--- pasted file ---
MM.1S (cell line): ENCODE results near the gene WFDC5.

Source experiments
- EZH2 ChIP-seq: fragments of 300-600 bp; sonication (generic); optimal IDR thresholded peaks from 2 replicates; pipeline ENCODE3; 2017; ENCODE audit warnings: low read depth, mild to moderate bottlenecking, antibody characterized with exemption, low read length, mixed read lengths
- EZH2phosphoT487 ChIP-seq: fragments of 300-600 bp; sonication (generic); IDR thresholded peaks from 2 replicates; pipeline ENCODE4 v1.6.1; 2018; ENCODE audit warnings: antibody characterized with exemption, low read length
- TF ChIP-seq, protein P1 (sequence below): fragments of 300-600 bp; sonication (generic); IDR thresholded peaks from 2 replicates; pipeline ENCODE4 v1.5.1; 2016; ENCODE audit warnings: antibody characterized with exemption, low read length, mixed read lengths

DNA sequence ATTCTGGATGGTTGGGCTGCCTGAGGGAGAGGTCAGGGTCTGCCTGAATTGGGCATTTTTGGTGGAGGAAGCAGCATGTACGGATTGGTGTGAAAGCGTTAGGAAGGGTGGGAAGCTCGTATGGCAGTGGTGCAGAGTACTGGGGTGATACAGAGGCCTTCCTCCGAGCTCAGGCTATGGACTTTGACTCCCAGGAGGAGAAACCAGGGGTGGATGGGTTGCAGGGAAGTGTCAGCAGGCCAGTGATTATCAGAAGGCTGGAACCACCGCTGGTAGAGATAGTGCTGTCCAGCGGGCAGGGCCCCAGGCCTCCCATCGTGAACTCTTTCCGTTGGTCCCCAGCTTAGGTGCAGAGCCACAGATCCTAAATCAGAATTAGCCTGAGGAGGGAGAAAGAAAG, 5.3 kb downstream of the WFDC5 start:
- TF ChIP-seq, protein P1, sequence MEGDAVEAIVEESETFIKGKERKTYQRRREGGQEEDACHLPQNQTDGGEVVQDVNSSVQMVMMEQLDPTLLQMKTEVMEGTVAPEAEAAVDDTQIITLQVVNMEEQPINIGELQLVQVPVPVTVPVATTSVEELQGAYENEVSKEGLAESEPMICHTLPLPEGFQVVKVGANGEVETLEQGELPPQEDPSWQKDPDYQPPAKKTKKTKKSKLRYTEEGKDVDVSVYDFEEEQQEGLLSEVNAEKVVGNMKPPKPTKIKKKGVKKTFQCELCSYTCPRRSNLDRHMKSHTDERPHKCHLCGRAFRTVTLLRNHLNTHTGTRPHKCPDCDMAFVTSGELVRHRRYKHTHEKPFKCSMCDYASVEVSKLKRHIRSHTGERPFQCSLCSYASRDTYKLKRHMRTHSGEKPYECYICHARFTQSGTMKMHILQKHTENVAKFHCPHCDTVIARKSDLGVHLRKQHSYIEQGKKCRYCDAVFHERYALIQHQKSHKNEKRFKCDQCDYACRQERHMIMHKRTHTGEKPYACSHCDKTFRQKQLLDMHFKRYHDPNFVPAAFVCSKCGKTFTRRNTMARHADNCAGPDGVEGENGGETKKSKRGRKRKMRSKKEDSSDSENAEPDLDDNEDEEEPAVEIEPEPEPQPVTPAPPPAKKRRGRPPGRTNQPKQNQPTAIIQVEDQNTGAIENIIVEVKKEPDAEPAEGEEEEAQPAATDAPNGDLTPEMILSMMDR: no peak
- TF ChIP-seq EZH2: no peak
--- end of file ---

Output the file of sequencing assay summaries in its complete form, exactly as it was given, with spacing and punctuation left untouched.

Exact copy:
MM.1S (cell line): ENCODE results near the gene WFDC5.

Source experiments
- EZH2 ChIP-seq: fragments of 300-600 bp; sonication (generic); optimal IDR thresholded peaks from 2 replicates; pipeline ENCODE3; 2017; ENCODE audit warnings: low read depth, mild to moderate bottlenecking, antibody characterized with exemption, low read length, mixed read lengths
- EZH2phosphoT487 ChIP-seq: fragments of 300-600 bp; sonication (generic); IDR thresholded peaks from 2 replicates; pipeline ENCODE4 v1.6.1; 2018; ENCODE audit warnings: antibody characterized with exemption, low read length
- TF ChIP-seq, protein P1 (sequence below): fragments of 300-600 bp; sonication (generic); IDR thresholded peaks from 2 replicates; pipeline ENCODE4 v1.5.1; 2016; ENCODE audit warnings: antibody characterized with exemption, low read length, mixed read lengths

DNA sequence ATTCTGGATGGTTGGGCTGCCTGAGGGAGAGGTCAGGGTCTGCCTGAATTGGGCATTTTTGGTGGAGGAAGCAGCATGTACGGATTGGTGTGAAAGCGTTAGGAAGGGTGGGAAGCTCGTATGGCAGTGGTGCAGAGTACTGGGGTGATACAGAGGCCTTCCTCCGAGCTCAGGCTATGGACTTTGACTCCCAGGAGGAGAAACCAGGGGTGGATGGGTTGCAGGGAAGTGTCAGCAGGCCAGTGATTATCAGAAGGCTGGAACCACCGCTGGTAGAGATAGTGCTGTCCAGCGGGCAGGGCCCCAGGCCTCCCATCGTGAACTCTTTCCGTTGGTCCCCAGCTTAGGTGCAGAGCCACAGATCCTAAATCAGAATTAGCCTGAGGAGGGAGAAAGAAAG, 5.3 kb downstream of the WFDC5 start:
- TF ChIP-seq, protein P1, sequence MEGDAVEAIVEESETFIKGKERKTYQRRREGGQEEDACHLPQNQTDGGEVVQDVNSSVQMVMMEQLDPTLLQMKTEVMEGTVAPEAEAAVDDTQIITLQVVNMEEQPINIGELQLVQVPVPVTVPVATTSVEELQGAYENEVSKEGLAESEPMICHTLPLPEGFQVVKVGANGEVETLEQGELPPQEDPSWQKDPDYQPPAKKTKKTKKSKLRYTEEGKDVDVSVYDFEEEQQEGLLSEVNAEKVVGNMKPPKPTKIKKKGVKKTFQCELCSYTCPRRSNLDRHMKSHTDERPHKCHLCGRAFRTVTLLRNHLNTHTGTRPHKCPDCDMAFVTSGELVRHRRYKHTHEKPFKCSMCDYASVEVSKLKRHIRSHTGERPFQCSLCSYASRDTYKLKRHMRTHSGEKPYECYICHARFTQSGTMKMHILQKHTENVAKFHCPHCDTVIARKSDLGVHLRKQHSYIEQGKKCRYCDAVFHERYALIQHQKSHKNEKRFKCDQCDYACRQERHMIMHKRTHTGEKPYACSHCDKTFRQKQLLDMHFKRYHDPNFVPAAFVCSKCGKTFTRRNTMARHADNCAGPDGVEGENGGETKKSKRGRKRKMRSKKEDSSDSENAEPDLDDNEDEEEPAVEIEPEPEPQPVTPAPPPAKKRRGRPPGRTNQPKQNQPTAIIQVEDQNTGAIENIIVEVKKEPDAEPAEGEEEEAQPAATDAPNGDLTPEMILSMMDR: no peak
- TF ChIP-seq EZH2: no peak